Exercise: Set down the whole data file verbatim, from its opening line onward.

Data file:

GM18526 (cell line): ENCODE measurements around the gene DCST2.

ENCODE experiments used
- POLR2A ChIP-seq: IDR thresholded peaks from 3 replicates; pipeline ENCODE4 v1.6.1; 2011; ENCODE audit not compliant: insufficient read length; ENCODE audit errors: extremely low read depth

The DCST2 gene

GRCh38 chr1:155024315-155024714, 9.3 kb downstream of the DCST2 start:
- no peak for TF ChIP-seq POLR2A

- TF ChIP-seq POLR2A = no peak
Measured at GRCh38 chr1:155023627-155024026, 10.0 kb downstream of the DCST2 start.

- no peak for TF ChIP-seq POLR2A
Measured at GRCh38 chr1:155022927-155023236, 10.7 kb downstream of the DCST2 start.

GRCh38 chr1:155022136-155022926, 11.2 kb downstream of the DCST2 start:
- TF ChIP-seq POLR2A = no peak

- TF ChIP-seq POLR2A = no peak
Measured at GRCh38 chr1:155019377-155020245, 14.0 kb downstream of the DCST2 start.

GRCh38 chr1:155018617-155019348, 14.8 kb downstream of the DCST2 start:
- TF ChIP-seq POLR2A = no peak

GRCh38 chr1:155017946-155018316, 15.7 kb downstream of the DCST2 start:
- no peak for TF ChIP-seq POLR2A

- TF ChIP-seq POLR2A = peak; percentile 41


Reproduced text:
GM18526 (cell line): ENCODE measurements around the gene DCST2.

ENCODE experiments used
- POLR2A ChIP-seq: IDR thresholded peaks from 3 replicates; pipeline ENCODE4 v1.6.1; 2011; ENCODE audit not compliant: insufficient read length; ENCODE audit errors: extremely low read depth

The DCST2 gene

GRCh38 chr1:155024315-155024714, 9.3 kb downstream of the DCST2 start:
- no peak for TF ChIP-seq POLR2A

- TF ChIP-seq POLR2A = no peak
Measured at GRCh38 chr1:155023627-155024026, 10.0 kb downstream of the DCST2 start.

- no peak for TF ChIP-seq POLR2A
Measured at GRCh38 chr1:155022927-155023236, 10.7 kb downstream of the DCST2 start.

GRCh38 chr1:155022136-155022926, 11.2 kb downstream of the DCST2 start:
- TF ChIP-seq POLR2A = no peak

- TF ChIP-seq POLR2A = no peak
Measured at GRCh38 chr1:155019377-155020245, 14.0 kb downstream of the DCST2 start.

GRCh38 chr1:155018617-155019348, 14.8 kb downstream of the DCST2 start:
- TF ChIP-seq POLR2A = no peak

GRCh38 chr1:155017946-155018316, 15.7 kb downstream of the DCST2 start:
- no peak for TF ChIP-seq POLR2A

- TF ChIP-seq POLR2A = peak; percentile 41